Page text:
Advanced Google Tag Manager Tips – Tracking HTML Video Elements

Hello and welcome back to another advanced tip for Google Tag Manager. Today, we will be discussing how to build a listener for tracking HTML Video interactions in a way that allows us to use the built-in video triggers that currently only support YouTube videos. This will require knowledge of JavaScript and specifically how to listen for and react to media events. Don’t worry though, we will be providing a full example that you can use to track your videos.


The HTML Video element was added as part of the HTML5 specification to allow you to embed video files on a webpage very easily, and new JavaScript APIs were released to make interacting with these elements as straightforward as possible. These new media APIs include Media Events that are sent when certain actions take place, like a video being played or paused. By hooking onto these events, we can trigger callbacks to be run as they fire exactly as we would to track clicks on a link or scrolling through a webpage. The events we will be looking at today will be:

  • play: Sent when the playback state is no longer paused.
  • pause: Sent when the playback has been paused.
  • ended: Sent when the playback has completed.

To listen for these events, we will need to add our listeners to the video element itself:

Website code for Google Tag Manager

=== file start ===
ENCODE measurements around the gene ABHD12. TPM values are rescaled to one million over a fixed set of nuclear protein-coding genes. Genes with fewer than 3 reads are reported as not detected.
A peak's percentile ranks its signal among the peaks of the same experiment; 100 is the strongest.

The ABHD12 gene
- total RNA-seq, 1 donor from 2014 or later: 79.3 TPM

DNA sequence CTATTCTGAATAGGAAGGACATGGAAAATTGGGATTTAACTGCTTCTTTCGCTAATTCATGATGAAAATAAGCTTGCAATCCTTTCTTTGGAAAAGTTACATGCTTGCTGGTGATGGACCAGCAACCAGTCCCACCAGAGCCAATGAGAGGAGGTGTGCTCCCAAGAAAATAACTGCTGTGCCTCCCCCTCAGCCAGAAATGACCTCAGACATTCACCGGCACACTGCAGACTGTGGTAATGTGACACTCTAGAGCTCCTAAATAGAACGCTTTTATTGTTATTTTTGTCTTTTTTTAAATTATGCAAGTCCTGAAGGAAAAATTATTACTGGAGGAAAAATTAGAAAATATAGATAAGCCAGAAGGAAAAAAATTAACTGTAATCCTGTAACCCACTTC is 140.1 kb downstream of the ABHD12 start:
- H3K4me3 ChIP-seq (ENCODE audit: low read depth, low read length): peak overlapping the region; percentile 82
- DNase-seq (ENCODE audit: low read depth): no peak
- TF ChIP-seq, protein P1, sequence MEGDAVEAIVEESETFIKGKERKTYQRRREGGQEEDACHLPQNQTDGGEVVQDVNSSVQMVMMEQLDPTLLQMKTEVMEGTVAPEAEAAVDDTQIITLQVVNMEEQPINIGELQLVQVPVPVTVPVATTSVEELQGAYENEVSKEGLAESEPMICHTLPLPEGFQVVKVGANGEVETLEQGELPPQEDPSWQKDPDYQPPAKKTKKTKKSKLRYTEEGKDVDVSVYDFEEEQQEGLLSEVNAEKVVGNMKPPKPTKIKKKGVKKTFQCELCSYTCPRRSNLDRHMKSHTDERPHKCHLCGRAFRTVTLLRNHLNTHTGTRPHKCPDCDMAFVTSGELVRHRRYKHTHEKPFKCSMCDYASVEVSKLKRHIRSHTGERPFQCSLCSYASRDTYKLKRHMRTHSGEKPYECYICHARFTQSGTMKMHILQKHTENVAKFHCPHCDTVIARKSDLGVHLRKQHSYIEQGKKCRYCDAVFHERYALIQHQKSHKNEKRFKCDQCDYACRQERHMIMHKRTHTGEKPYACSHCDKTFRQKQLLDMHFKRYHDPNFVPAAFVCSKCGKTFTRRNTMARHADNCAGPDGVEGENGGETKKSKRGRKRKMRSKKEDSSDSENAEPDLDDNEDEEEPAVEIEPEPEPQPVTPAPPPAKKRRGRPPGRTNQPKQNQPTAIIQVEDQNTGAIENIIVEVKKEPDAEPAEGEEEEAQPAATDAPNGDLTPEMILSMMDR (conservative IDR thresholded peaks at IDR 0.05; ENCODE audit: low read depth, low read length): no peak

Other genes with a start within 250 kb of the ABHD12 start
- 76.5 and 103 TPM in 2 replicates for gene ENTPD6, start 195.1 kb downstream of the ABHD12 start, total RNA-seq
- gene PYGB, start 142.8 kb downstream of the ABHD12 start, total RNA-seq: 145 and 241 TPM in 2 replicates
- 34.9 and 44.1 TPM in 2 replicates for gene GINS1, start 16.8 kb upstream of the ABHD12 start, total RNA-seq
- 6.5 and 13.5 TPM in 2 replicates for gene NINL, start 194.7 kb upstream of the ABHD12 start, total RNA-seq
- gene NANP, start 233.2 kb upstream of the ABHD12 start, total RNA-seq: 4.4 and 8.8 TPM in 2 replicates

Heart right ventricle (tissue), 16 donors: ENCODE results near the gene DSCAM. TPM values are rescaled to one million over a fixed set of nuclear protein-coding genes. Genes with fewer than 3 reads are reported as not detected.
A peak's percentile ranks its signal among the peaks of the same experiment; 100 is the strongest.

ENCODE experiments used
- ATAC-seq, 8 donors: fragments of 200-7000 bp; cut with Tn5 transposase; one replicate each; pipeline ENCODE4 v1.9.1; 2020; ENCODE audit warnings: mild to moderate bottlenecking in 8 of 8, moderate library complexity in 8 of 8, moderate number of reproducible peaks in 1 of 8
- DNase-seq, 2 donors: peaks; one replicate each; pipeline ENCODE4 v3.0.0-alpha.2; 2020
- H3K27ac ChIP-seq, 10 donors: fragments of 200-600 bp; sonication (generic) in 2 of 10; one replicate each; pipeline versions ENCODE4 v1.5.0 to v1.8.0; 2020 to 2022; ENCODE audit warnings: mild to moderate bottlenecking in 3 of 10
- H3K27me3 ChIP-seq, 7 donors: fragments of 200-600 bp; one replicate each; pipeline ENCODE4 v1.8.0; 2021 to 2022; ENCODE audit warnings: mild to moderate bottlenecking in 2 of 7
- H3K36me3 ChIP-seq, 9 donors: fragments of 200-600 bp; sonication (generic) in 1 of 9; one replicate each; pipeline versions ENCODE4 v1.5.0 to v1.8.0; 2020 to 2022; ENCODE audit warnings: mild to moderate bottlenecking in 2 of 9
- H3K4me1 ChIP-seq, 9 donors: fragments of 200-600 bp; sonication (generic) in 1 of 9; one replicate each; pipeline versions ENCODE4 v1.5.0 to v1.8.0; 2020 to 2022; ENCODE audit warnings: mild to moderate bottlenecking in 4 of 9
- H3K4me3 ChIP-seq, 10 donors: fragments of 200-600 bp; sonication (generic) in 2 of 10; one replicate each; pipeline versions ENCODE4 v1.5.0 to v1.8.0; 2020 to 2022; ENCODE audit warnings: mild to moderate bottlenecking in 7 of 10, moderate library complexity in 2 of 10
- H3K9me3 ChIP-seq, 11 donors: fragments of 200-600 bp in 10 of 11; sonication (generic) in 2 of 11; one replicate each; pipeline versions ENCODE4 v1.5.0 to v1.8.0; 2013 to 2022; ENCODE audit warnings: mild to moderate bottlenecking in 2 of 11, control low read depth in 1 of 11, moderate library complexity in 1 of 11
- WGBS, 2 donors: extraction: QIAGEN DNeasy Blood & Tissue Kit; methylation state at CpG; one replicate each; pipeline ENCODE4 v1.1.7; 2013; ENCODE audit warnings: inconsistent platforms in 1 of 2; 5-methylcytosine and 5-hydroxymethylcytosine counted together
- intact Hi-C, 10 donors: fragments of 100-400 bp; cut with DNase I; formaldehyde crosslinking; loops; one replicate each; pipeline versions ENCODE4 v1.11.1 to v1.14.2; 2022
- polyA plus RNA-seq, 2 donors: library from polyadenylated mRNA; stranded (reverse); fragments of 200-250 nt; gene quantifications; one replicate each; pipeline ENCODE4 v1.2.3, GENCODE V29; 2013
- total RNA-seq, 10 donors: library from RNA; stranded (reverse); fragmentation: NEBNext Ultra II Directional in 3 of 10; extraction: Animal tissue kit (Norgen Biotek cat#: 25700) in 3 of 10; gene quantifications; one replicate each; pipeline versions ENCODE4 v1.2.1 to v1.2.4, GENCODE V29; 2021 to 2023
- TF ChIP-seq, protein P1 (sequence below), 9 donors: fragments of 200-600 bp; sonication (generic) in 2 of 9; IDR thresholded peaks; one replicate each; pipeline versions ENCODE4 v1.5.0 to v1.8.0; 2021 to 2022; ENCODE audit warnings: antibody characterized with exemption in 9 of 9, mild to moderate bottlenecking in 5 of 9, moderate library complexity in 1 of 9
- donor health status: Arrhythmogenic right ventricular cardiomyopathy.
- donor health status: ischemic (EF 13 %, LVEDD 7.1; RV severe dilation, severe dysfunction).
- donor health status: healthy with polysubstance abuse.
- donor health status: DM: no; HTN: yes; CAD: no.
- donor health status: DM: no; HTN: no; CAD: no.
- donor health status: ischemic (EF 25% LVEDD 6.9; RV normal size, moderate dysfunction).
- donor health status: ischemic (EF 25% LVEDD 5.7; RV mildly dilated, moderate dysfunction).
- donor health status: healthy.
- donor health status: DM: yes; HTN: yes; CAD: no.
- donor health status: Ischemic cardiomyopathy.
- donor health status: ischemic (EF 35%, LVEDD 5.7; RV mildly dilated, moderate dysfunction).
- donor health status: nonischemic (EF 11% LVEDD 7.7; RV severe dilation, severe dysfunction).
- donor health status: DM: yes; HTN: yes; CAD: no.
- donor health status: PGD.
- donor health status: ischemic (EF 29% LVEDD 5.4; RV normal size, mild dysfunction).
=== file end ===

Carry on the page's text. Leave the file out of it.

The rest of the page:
Within our listener callbacks is where we can set up our calls to push the event and its metadata to the dataLayer so that we can trigger our tags. Before we set those up, let’s review the payload GTM sends to the dataLayer for YouTube videos so we can structure ours in a similar way


Back in 2017, Google Tag Manager released native support for tracking YouTube videos including a new trigger type and some built-in variables. Clearly, this was a big win for those looking to track YouTube embeds without additional code, but it cleverly also provided a clean event payload schema for those looking to track other types of embeds in a similar manner. Let’s take a look at what an example payload looks like for a YouTube video:

Website code for Google Tag Manager

By modeling our event payloads using this same schema, we can take advantage of the native trigger and variables – so let’s get back to our HTML Video Listener.


As we discussed previously, to hook into the media events being emitted, we will need to add an event listener directly to the video element and within the callback we will send an event to the dataLayer using the schema definition above. Let’s take a look at an example for the play event:

Website code for Google Tag Manager

In this example, we are pushing an event to the dataLayer after the video element has emitted the play event. As part of this payload, we are indicating the status of the video as start, since play is currently not an accepted option for the schema. We are setting the URL to the src of the video element, but, do note, you may need to read this from the child source element if you are providing video in multiple formats. We have omitted video title, but if you would like to include a title, I would recommend adding a new data-* attribute to the <video> and then accessing it via JavaScript. Example: